Burma

April 7, 2009 at 7:33 pm 1 comment

I’m going to Burma tomorrow. Our flight is at 8 o’clock in the morning. We’re flying there because it is close to impossible to enter the country by land. There are two possibilities (from Thailand): Ranong and Mae Sai, but the areas after these cities are closed off to foreigners therefore we’d have to fly to see the rest of Burma anyway.

I decided I’m going to call the country Burma in my writing as a way of expressing my disapproval of the government of the country. Burma was renamed Myanmar in 1989 as a way to distance the country from its colonial past. The British conquered Burma in 1885 and ruled it as an adjacent empire until 1947. Since independence Burma has been ruled by an army, which began as a force against the English and was at first welcomed by the people. When dissatisfaction became more prevalent the army’s rule became harsher and tactics to control opposition (via imprisonment and murder) became more prevalent. When Burma gained its independence its economy was one of the strongest in Southeastern Asia; currently it has the 60th lowest GDP in the world.

I read an interesting book, “Finding George Orwell in Burma.” Orwell was a civil servant in Burma in his early 20s and although both Animal Farm and 1984 were written before Burma’s current government came to power, the totalitarianism depicted in both books is considered by many Burmese to be analogous to their current state. In this book the young author travels through Burma visiting places Orwell lived in or visited during his years there and describes what she sees now (in contrast to Orwell’s descriptions and those of his contemporaries) and meets various people – from boys who wait tables in tea shops and strangers who follow her to friends of friends who she must visit clandestinely in order to avoid endangering them. With these friends she discusses Orwell and his novels and Burma’s political situation.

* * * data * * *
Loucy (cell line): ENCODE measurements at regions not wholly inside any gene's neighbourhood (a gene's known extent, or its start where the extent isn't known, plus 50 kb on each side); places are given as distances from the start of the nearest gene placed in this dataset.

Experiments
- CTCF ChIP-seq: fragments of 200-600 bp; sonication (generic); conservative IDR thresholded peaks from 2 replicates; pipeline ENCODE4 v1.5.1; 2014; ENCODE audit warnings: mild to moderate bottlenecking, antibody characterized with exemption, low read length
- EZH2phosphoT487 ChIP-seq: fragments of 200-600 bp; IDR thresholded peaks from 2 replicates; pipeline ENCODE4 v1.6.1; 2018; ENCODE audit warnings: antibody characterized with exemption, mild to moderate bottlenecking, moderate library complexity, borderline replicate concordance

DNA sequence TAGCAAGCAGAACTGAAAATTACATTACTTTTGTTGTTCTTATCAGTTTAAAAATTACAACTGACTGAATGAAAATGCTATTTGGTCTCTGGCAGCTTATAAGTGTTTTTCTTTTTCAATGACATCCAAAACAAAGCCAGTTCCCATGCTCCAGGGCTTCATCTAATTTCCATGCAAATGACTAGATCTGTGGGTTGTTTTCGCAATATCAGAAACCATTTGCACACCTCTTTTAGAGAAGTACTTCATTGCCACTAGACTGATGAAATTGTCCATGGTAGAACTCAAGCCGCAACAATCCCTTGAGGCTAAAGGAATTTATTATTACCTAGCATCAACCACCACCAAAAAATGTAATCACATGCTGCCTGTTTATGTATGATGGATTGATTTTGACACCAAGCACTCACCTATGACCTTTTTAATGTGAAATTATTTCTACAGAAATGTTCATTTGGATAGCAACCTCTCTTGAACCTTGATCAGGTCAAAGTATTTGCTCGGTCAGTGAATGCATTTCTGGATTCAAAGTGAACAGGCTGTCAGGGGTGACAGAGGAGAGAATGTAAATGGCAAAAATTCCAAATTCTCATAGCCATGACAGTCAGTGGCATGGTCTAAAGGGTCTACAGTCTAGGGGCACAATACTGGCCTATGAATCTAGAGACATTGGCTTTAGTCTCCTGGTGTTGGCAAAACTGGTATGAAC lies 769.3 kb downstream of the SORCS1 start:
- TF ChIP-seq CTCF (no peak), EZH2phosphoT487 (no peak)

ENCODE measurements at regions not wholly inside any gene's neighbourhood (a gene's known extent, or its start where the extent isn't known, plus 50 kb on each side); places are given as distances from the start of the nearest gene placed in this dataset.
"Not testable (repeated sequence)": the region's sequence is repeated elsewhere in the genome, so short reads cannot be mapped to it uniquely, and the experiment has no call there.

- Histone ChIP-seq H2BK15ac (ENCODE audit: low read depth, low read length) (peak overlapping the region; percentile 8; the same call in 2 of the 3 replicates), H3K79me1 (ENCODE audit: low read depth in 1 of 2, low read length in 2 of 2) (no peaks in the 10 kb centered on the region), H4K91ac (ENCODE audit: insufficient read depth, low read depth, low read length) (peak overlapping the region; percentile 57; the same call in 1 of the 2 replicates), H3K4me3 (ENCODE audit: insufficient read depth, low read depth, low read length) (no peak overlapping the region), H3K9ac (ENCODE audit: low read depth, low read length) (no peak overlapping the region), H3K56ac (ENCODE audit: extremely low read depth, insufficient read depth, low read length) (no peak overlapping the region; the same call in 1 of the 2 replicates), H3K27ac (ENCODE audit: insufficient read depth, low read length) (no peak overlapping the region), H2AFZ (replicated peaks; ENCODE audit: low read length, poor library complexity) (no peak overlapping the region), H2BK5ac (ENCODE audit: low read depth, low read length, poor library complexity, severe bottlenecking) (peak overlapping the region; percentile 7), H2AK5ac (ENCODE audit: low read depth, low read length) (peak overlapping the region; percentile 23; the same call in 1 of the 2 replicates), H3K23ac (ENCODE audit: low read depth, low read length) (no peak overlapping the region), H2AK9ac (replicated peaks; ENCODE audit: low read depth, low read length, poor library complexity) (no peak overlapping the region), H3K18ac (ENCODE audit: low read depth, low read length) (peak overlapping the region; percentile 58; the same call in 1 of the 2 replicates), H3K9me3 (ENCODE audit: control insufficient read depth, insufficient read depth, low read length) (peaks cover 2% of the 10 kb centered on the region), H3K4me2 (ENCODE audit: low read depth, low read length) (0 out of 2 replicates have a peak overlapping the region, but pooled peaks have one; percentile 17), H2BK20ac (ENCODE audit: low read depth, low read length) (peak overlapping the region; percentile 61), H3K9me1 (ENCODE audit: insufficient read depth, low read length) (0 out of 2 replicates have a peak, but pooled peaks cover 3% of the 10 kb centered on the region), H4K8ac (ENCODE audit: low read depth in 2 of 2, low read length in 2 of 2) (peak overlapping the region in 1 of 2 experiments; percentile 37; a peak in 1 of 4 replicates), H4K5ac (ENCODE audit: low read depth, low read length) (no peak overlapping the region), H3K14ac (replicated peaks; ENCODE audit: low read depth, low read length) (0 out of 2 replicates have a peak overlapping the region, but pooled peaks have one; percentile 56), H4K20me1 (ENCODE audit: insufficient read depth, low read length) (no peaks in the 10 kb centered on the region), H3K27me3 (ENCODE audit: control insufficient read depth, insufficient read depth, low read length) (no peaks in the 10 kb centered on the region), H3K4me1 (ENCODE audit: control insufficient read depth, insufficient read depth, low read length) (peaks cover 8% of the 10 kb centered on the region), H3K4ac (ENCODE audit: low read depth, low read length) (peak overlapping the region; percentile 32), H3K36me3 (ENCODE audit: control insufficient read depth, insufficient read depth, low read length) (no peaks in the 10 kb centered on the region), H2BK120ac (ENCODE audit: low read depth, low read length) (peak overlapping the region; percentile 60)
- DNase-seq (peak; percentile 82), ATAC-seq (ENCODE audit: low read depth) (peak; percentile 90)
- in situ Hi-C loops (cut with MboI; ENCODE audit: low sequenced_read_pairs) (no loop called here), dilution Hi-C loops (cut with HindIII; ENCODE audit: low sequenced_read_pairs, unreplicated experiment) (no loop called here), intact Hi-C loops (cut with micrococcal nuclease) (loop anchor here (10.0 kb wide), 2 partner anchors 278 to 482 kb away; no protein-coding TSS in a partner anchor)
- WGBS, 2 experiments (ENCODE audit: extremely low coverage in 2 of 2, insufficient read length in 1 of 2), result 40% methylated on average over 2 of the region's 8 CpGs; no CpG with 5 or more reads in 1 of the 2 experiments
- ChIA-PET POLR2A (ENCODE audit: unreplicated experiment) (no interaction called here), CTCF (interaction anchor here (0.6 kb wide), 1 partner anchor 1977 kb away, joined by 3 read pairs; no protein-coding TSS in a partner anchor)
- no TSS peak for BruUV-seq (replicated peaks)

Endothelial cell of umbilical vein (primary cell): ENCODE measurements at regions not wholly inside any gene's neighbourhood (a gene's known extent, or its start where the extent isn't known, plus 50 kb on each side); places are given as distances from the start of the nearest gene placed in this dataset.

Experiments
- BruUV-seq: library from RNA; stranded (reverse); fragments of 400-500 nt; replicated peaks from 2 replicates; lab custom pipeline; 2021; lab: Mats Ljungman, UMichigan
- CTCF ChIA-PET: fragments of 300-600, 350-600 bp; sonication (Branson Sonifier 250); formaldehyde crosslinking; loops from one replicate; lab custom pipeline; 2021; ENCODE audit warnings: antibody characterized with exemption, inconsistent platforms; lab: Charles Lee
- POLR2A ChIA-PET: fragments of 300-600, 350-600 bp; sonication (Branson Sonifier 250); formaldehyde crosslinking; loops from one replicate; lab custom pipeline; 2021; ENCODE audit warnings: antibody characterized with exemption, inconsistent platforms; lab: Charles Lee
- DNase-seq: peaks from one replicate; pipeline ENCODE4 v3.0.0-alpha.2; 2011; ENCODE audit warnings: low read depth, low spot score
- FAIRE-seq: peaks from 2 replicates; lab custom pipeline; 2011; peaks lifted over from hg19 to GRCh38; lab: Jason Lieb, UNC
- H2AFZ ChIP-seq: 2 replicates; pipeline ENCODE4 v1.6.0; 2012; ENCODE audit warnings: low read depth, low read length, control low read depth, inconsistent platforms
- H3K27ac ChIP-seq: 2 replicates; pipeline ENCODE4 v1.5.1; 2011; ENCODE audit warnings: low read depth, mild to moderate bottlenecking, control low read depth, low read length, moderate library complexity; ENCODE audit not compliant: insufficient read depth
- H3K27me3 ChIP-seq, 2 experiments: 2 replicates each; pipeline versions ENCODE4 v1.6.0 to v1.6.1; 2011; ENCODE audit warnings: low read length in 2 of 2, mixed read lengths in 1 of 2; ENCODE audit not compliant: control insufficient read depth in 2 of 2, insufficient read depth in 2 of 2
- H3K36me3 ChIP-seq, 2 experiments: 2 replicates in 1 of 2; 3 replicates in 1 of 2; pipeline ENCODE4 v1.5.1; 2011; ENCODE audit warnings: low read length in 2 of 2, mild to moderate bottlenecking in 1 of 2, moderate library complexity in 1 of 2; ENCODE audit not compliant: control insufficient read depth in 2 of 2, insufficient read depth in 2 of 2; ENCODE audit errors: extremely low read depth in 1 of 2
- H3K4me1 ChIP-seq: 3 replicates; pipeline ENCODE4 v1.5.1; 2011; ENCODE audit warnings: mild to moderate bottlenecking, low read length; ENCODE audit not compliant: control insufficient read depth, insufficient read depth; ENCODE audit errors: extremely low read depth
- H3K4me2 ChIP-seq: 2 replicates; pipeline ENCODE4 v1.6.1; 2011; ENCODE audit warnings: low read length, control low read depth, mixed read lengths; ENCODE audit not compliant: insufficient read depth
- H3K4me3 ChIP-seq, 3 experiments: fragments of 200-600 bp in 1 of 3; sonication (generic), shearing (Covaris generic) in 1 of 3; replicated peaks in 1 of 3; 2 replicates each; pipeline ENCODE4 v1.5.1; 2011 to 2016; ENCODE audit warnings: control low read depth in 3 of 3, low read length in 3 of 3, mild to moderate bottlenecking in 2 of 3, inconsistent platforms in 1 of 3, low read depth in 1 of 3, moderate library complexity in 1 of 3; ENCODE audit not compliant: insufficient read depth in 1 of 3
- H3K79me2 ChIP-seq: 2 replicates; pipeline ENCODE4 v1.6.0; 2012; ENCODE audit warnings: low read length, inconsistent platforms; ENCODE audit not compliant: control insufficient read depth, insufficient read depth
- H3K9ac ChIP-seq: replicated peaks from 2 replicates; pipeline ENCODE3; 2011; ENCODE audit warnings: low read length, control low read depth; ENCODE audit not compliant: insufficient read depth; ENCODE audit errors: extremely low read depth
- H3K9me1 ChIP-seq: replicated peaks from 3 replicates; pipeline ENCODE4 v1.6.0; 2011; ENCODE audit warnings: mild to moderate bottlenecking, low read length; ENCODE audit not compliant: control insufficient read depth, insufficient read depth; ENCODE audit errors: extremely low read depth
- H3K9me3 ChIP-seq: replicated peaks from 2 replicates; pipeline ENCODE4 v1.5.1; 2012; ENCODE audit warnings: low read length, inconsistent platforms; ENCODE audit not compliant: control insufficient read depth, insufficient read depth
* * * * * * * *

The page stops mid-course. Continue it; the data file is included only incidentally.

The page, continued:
According to my lonely planet on Burma there is some contrast of opinions about whether or not it is “ethical” to visit Burma. The argument against traveling to Burma is based on the fact that the army government benefits by profits and impression of legitimacy tourists bring. The argument for it is that tourists give people an opportunity to see something beyond tightness of their lives.

Burma does not grant visas to journalists and writers. When I applied for the visa I was worried that I’d be denied because if they googled my name they’d see a horde of articles written, not by me but by my sister – also a Jew from Ukraine. She’s 2 years younger, a brunette like me, attending Columbia university and studying comparative lit. After a very hot half hour of waiting our passports were finally returned to us with the Burmese visa inside.

Me and Dmitry are going to be joined by another couple from Latvia. We met two weeks ago when we applied for the visas and met again in Ton Sai.

burmaproject.org
voicesforburma.org

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Entry filed under: travel. Tags: , .

Notes from a Russian super-duper Yangon, Burma’s old capital

1 Comment Add your own

  • 1. dina  |  April 19, 2009 at 5:22 am

    How are you now?

    Reply

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